Kiev: It is a strange revolution unfolding in the east of Ukraine. Moscow repeatedly denies it is stirring the secessionist drive in a restive border region, but in a matter of days Russians have slipped into two senior positions in the organisation that calls itself the Donetsk People’s Republic.
On the weekend, reporters were summoned to a hotel in Donetsk, where rebels occupy key buildings but do not control the city, to meet the man they were told was prime minister of the breakaway enclave.
Describing himself as a "professional consultant", a thickset Aleksandr Borodai, 41, introduced himself as a Russian citizen who recently had worked in Crimea, explaining he had helped to manage Russia’s annexation of the strategic Black Sea peninsula.
“In essence, I am what can be called a professional consultant,” he said, according to a report from the gathering. “I have resolved all kinds of complicated conflict situations. For that reason, personally speaking, my specialisation was what was needed here.”
Mr Borodai’s appointment, apparently by the body that calls itself the people’s parliament, was announced days after the man who has regularly featured as the leader of the breakaway, Denis Pushilin, announced a new "main commander" had been appointed by the movement. He was talking about Igor Girkin, whose nom de guerre is Strelkov, meaning "the gunman", whose face now adorns pro-secessionist billboards on highways in the east of the country.
Mr Girkin was on the airwaves on the weekend, too, pleading for locals to volunteer as fighters. But while people in the east are willing to vote "yes" in big numbers in a secession referendum, it seems they are less willing to put their lives on the line.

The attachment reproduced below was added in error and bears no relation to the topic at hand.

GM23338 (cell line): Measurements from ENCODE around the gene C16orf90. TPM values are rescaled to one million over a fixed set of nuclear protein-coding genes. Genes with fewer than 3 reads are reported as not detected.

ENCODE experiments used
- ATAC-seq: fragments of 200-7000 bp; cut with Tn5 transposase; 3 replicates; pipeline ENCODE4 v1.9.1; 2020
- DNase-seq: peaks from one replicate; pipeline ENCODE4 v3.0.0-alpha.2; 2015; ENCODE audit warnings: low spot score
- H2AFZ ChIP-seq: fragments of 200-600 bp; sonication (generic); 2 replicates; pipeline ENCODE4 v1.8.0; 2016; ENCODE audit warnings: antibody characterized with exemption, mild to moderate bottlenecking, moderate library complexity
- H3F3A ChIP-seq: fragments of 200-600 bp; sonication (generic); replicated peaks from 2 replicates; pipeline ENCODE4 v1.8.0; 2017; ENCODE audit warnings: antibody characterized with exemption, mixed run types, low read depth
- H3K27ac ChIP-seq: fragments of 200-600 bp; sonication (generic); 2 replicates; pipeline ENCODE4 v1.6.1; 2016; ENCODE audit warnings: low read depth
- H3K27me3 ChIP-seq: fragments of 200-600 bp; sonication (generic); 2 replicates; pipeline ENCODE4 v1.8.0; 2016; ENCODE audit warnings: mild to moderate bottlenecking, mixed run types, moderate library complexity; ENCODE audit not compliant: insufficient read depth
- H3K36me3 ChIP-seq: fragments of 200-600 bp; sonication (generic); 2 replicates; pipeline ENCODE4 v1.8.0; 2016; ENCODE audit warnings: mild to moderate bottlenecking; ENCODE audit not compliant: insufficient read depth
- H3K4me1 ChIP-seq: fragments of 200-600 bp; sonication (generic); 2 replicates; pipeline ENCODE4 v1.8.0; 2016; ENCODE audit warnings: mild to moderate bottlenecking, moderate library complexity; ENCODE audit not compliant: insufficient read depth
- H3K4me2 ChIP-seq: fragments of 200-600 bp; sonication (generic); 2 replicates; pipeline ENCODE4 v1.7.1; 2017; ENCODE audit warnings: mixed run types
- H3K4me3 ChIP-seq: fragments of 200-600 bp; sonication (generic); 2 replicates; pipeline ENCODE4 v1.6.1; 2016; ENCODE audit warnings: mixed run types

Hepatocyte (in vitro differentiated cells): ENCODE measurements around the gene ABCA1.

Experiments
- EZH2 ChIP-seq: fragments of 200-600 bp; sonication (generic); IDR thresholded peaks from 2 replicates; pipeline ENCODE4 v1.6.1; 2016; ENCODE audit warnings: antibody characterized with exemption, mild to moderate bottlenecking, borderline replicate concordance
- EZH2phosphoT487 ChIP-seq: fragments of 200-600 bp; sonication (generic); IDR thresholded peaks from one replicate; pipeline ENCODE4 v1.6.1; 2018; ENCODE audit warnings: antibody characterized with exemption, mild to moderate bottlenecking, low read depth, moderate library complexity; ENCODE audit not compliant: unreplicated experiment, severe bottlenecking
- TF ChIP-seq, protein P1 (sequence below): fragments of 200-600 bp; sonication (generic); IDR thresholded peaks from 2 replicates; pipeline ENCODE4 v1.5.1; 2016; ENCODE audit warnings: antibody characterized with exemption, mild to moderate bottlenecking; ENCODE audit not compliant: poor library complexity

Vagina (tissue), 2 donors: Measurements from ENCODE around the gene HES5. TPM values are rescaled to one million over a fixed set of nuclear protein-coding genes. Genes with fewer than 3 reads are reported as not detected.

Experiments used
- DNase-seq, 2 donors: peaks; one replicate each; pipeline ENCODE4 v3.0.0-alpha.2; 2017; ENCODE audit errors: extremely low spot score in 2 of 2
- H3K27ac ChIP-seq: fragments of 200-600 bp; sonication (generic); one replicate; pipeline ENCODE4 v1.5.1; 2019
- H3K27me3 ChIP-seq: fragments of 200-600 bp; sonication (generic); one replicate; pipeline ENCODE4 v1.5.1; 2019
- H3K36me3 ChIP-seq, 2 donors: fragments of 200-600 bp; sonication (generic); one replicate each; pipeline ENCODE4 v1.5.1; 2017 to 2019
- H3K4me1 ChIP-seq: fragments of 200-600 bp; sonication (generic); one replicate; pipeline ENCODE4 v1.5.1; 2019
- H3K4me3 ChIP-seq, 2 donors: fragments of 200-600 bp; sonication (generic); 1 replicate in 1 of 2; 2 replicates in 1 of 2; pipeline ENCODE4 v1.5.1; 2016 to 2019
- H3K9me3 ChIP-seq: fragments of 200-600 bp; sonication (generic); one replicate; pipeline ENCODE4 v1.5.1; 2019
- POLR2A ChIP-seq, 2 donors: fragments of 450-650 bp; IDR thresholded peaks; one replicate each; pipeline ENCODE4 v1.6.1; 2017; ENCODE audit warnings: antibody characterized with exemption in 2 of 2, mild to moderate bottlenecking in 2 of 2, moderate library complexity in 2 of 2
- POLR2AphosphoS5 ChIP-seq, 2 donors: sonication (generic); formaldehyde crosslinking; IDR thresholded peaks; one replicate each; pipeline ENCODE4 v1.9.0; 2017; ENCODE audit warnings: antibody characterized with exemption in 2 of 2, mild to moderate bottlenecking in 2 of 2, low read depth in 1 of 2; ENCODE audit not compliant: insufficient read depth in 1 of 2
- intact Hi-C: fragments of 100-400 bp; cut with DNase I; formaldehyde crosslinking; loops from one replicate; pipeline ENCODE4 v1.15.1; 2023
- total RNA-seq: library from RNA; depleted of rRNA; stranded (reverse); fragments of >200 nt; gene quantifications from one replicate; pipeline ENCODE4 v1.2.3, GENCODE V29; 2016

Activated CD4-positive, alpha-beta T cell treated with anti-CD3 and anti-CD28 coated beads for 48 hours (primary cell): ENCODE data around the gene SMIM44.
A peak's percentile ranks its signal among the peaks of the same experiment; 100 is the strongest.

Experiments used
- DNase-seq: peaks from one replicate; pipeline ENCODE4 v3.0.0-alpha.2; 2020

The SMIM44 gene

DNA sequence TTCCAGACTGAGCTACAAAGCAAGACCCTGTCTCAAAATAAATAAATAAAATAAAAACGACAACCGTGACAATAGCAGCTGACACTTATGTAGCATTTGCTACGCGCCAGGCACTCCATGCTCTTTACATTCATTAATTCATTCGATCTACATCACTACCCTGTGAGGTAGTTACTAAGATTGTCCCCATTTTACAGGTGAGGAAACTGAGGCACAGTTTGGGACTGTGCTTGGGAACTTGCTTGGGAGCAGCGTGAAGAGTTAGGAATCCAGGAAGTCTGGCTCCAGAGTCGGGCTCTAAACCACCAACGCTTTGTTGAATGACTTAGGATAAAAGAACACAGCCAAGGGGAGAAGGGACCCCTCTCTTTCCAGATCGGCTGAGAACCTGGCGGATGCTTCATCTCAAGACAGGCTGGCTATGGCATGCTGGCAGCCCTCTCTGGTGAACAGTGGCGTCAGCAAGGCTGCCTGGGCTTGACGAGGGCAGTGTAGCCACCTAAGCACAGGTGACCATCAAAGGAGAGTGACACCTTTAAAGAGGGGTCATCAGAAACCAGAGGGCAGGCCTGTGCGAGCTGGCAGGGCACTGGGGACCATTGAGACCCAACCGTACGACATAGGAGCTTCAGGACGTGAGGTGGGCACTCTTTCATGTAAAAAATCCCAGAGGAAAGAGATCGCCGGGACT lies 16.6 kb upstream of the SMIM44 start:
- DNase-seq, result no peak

"For over a month now, we, a small group of volunteers from Russia and Ukraine, responding to calls for help, came to Donbas to counter the Ukrainian army,” he said. "If men are not willing, we have no other option than to call up women.
"I would have expected there would have been at least 1000 men willing to risk their lives not just in their home towns but on the frontlines."
He said many who asked to be issued weapons merely wanted to protect their homes.
With just a week to go before a presidential election that the rebels claim will not proceed on their territory, the less daring business of simply attending a secessionist rally drew just a few hundred in Donetsk on Sunday.
Given Moscow’s efforts to portray the breakaway movement as home-grown in Ukraine, one of the mysteries of the crisis is a video interview Mr Girkin gave to a Russian news crew last month. Dressed in combat fatigues, he explained matter-of-factly that he had come to the eastern part of Ukraine, bringing his men from Crimea, which Russia annexed in March and only belatedly acknowledged that its troops were on the ground there.
He further undermined claims about the strength of anti-Kiev sentiment in the east, saying: "The [secessionist] militia is, of course, strongly sprinkled with volunteers from other regions," before estimating that as many as two-thirds of the rebel fighters were not locals. In a subsequent interview, he backtracked, arguing that locals accounted for 90 per cent of his force.
"The unit that I came to Slaviansk with was put together in Crimea. I'm not going to hide that," Mr Girkin told the Moscow-based Komsomolskaya Pravda tabloid, referring to the one town in the Donetsk district that is under rebel control. "It was formed by volunteers - I would say half or two-thirds of them are citizens of Ukraine."
The story Russian citizen the new PM in breakaway Ukrainian enclave first appeared on The Sydney Morning Herald.